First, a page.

Amanda Vick, first-year student in the UVic Indigenous Law program greets her professor, Val Napoleon. (UVic Photo Service)

Federal government commits $9.1 million toward UVic Indigenous Law building

Contribution supports Canada’s first Canada’s first Indigenous Law program

Carolyn Bennett, Minister of Crown-Indigenous Relations, announced that the University of Victoria (UVic) will receive $9.1 million for the construction of the national centre for Indigenous law from the federal government. This contribution is meant to support the revitalization of Indigenous legal systems and Canada’s first Canada’s first joint degree program in Canadian Common Law and Indigenous Legal Orders.

“It’s so exciting,” said Bennett during the announcement Tuesday morning. “It’s the beginning of really celebrating the importance of Indigenous law and legal orders for Canada.”

Bennett’s announcement, on behalf of Navdeep Bains, Minister of Innovation, Science and Economic Development Canada, took place on the UVic campus. Several professors from the program joined her on stage.

Val Napoleon, Director of the Indigenous Law Research Unit and of the Canadian Common Law and Indigenous Legal Orders program and Law Foundation Professor of Aboriginal Justice and Governance said this is a time of thankfulness and reflection.

READ ALSO: UVic launches historic Indigenous law program

“Minister Bennett has been our greatest champion, and the recent federal contribution of $9.1 million to our national centre for Indigenous law is the exciting result. This commitment will enable us to build a strong, stable foundation from which to study, teach and learn Indigenous law as part of the great legal traditions of the world,” said Napoleon.

Amanda Vick, whose traditional Gitxsan name is Siimadam, also spoke about the new building. She called it a “home away from home” for her and her peers.

“Today, like everyday, is another great day to be Indigenous,” she said. “Today also marks the joint efforts of the university, the province and the federal governments to honour and stand up for Indigenous law in this country.”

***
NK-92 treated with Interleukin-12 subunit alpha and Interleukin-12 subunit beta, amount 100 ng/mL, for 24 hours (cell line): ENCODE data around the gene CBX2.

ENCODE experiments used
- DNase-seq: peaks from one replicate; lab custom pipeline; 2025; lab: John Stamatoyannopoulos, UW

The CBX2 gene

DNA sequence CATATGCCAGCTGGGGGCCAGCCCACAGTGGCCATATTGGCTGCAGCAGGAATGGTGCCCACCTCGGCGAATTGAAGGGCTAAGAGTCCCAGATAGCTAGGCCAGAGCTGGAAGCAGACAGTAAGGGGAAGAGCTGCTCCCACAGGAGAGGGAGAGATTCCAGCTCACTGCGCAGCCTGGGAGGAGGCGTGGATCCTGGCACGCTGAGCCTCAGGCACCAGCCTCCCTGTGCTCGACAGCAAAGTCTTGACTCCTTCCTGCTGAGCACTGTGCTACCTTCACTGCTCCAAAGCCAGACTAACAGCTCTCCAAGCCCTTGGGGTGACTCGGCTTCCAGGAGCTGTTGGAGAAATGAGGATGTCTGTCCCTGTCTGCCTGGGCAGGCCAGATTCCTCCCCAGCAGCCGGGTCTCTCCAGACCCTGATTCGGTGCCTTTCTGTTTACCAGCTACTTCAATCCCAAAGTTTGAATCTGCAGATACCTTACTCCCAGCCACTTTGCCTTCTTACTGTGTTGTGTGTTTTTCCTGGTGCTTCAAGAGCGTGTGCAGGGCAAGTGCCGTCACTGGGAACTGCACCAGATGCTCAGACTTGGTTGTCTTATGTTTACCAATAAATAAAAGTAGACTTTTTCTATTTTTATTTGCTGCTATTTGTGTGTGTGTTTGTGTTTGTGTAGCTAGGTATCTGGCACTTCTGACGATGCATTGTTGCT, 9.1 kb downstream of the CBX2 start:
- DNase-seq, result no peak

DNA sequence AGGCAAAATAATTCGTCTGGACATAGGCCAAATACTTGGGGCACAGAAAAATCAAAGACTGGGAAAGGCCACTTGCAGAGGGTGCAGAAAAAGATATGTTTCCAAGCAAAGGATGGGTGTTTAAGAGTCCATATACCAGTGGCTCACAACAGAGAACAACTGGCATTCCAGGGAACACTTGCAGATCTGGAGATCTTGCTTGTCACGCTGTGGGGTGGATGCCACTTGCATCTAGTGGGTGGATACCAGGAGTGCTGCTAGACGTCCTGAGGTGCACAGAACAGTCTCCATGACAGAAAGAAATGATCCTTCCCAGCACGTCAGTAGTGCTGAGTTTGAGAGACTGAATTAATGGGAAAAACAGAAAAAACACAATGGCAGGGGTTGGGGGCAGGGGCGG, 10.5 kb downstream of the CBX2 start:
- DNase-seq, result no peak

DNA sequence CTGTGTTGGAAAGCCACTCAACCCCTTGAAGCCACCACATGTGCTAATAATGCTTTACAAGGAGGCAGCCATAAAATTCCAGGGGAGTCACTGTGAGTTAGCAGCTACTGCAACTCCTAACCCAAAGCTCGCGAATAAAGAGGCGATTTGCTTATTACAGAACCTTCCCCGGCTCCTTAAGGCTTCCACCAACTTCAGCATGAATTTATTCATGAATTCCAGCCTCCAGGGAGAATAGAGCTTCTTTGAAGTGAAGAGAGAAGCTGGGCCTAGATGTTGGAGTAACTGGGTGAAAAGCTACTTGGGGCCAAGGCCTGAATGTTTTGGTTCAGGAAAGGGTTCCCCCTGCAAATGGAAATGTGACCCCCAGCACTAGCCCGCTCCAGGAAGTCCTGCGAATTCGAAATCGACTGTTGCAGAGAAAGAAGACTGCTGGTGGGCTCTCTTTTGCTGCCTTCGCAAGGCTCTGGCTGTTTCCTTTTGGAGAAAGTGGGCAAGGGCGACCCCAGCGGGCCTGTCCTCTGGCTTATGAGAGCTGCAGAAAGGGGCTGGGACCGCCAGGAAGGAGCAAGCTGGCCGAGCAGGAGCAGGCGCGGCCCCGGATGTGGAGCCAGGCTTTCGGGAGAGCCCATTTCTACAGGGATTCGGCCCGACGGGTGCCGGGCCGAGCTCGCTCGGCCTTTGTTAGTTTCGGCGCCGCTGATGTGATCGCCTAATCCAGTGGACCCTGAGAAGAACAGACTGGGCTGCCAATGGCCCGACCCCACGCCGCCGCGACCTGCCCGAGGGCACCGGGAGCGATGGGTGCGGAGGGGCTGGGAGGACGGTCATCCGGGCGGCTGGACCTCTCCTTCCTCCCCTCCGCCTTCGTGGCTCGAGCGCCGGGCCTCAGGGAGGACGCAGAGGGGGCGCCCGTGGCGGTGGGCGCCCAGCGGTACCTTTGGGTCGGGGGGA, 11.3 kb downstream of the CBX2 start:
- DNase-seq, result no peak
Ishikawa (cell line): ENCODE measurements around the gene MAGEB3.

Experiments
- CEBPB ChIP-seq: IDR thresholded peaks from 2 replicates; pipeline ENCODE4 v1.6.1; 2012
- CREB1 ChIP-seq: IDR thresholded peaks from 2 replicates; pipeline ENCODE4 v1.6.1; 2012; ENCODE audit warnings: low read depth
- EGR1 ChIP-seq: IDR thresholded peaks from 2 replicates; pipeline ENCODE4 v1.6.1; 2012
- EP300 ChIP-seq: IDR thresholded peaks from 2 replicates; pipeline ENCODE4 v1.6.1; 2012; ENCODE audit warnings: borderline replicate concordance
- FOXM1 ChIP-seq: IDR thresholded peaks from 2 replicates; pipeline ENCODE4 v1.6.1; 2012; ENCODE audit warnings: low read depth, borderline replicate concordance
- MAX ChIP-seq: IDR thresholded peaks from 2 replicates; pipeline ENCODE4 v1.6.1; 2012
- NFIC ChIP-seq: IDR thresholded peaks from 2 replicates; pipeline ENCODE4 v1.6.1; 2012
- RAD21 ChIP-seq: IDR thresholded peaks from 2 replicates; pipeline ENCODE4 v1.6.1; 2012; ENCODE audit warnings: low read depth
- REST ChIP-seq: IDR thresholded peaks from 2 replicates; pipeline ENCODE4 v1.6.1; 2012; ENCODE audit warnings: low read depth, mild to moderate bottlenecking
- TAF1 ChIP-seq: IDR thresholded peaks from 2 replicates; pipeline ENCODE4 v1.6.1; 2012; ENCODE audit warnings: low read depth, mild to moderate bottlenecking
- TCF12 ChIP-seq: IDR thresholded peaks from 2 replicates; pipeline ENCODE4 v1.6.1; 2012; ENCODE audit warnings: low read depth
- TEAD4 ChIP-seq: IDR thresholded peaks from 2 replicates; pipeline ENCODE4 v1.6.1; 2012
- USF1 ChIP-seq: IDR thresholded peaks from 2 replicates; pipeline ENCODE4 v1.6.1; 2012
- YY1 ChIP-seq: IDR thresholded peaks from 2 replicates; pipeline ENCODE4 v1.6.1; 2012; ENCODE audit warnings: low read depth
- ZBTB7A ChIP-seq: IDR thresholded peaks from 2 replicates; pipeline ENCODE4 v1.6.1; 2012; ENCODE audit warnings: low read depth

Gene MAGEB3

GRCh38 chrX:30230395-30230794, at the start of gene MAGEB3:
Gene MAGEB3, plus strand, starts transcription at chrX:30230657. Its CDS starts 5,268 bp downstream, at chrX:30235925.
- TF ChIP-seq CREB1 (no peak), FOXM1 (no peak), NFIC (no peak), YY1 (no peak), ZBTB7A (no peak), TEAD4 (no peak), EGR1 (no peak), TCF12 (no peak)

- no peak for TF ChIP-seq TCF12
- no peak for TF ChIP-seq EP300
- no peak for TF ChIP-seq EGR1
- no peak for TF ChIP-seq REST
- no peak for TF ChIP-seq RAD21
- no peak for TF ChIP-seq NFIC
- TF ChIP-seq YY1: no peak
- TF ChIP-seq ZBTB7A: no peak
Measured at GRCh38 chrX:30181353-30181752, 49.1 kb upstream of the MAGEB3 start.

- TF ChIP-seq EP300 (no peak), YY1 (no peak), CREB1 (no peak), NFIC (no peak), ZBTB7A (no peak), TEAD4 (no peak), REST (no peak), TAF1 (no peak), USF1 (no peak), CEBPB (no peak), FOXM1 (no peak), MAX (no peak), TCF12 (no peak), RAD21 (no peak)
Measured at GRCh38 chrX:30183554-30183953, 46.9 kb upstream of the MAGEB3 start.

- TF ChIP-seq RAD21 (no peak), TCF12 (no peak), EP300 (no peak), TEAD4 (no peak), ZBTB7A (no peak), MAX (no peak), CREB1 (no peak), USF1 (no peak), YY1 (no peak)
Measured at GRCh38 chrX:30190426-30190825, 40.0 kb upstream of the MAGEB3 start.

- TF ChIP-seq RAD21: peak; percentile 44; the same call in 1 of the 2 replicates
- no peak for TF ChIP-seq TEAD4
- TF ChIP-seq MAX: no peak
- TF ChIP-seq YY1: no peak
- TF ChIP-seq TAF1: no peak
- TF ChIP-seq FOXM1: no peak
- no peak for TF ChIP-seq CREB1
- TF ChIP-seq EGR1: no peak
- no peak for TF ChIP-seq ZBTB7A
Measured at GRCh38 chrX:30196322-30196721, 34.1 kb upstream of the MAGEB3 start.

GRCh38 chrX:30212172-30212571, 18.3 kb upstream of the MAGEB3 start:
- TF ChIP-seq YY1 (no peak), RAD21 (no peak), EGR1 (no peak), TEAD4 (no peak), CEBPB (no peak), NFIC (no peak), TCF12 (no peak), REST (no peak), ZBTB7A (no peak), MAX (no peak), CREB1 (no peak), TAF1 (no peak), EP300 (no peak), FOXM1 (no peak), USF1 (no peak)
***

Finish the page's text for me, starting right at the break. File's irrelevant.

Vick said she cried when she got her acceptance letter.

“There are no English words to describe how it feels to be a part of [the program],” said Vick, who completed her undergraduate degree in liberal studies.

She sees this program is a step towards reconciliation, decolonizing the institution and not having to justify Indigenous law to others.

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She recalls looking back at her notes from this past year, her first in the program, and seeing a comment she’d written in the margin: “I still can’t believe I’m here.”

Vick is honoured to be in the first cohort to graduate from the Indigenous Law program and the program itself is the first in the world. She wants people to know that the students work hard – learning both Indigenous law and Canadian Common Law.

Students come from all over and are not all Indigenous. Vick said this is important because the work needs to be taken on by everyone.

“It shouldn’t only be on the shoulders of Indigenous students,” she said.

The new Indigenous Law building is currently unnamed and is in the process of being designed. It will be located next to the current law building, the Fraser building, where the current cohort of 26 students take their courses alongside all the other law students.


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